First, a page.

In music, Ruth Crawford-Seeger (1901-1953) also advocated a change of direction. Surrounded by desperate poverty, Crawford-Seeger felt strongly that making art only for aesthetic reasons was absurd. “It became almost immoral to closet oneself in one’s comfortable room and compose music for its own delight.” As such, she composed avant-garde classical compositions with a clear political message. By transcribing and incorporating folksongs into her work, she was looking to move political ideas across American social classes. Crawford originally hailed from rural Ohio, but her family eventually moved to Jacksonville, Florida. A talented writer and poetess, Ruth also had considerable musical talents and eventually decided to pursue a career as a concert pianist. However, during her years at the American conservatory of Music in Chicago, her focus gradually shifted from performance to composition. In 1930 she became the first woman to receive the Guggenheim Fellowship and traveled to Berlin and Paris to further her studies. She married the musicologist, composer and teacher Charles Seeger in 1932, and her work at the Archive of American Folk Song at the Library of Congress resulted in various arrangements, transcriptions and interpretations.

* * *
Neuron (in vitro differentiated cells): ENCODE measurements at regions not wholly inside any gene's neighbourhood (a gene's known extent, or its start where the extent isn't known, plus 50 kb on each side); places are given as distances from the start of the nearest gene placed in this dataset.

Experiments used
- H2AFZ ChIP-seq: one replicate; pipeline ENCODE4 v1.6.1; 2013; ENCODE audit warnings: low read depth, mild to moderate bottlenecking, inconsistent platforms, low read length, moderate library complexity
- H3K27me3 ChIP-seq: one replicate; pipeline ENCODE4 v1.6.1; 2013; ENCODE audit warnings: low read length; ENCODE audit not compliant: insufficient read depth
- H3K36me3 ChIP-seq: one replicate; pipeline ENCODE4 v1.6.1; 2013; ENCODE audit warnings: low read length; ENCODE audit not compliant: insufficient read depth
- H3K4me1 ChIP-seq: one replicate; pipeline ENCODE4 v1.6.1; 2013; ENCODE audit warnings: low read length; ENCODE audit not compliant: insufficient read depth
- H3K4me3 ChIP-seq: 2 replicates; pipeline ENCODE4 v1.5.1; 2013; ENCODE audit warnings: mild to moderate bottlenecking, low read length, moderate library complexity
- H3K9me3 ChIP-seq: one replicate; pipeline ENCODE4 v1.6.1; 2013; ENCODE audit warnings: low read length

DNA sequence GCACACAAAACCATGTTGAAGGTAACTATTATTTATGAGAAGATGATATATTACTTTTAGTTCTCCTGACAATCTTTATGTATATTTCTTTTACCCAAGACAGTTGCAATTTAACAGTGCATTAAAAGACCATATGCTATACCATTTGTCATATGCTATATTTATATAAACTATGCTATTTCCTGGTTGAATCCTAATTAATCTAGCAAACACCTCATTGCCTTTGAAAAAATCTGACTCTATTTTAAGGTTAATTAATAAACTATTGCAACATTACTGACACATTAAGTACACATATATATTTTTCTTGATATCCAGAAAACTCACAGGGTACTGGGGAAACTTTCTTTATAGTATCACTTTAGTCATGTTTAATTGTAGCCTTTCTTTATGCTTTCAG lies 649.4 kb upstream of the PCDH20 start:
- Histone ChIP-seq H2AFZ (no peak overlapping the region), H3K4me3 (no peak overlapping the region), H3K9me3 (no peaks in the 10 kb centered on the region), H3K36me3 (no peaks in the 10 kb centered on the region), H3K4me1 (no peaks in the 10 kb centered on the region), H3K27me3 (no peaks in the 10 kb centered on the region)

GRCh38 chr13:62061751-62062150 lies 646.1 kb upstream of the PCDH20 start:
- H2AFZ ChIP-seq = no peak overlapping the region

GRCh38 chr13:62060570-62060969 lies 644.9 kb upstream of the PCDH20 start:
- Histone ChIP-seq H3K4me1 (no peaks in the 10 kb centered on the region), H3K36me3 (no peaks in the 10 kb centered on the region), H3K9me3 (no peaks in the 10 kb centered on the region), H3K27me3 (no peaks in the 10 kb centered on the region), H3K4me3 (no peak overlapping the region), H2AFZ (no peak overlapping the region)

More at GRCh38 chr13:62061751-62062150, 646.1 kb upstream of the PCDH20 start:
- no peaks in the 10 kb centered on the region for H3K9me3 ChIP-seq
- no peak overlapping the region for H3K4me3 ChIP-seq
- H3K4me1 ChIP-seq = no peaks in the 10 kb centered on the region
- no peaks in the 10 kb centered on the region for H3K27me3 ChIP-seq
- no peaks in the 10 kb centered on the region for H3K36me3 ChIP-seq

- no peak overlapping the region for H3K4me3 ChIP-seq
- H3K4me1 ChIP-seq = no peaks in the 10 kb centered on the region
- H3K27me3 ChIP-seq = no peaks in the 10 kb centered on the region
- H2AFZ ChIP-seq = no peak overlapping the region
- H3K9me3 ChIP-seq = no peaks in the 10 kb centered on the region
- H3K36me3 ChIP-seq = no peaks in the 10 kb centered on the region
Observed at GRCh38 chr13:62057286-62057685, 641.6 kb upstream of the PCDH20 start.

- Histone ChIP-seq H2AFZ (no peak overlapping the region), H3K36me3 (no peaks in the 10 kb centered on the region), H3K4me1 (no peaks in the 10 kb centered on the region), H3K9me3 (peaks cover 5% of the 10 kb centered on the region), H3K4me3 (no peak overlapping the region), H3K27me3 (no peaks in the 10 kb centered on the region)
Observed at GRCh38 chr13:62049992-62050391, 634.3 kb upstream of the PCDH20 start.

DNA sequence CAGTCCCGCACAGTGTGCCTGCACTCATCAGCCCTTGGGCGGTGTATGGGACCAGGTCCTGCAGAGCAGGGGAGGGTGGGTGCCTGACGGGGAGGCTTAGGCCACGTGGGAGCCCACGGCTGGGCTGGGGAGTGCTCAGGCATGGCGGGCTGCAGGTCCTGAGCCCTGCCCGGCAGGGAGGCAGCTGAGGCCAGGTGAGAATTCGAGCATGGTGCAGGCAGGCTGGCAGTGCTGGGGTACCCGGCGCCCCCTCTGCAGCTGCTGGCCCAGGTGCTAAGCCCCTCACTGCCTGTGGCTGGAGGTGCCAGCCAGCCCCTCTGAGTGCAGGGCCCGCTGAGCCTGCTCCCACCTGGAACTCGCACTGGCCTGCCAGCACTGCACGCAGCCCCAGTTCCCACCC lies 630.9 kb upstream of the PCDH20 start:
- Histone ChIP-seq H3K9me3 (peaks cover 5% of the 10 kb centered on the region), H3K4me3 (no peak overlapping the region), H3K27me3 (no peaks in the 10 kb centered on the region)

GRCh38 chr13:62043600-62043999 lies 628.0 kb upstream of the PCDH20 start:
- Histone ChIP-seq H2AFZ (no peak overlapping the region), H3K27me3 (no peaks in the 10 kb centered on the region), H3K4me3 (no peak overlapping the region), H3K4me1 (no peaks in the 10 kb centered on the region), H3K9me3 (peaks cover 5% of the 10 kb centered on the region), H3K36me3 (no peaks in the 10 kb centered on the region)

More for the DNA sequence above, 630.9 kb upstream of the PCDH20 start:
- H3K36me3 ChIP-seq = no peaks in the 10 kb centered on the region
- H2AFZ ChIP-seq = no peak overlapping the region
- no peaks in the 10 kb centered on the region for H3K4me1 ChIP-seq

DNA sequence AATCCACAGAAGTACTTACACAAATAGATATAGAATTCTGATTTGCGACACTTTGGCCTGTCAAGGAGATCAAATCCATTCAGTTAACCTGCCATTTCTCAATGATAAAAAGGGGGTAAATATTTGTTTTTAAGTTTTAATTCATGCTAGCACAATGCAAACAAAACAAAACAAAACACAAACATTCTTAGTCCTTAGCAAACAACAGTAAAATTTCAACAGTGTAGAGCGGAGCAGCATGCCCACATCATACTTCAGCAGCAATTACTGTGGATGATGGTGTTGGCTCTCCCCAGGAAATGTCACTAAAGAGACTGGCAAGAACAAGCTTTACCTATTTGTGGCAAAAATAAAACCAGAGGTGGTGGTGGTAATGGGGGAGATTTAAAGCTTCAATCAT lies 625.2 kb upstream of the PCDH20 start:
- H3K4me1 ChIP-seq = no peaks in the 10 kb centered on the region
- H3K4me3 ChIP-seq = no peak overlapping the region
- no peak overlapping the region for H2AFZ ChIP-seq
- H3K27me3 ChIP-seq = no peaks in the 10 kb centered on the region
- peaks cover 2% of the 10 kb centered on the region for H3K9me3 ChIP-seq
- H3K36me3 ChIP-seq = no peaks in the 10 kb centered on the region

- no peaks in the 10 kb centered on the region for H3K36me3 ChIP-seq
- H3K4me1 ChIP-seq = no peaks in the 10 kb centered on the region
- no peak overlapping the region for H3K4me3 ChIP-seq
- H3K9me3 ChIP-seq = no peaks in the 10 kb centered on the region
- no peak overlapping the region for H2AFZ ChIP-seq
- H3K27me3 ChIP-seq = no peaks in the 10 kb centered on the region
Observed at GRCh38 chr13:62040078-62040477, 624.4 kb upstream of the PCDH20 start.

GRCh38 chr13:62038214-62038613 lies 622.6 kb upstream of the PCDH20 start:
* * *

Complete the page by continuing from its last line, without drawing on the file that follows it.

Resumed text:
Crawford-Seeger’s transcriptions of folksongs and her original compositions attempted to communicate a political message to an educated class. Her work “served to unite people of different class backgrounds, and her folk music collection for children were widely used in schools to foster feelings of national belonging and heritage.” Crawford-Seeger wrote, “People can be made aware that many of the songs about their everyday lives … are songs of merit. This gives them a new sense of dignity and pride in their cultural heritage….The folk song grows out of reality. It is this stark reality and genuineness, which gives the folk song vitality and strength.” However, Crawford-Seeger was also a powerful modernist composer, and her attempt to use high art in the service of social progress were not entirely successful. Nevertheless, her idea of placing music education in the service for a new national democratic order substantially enriched the American tradition of classical music.
Ruth Crawford-Seeger: String Quartet, III, IV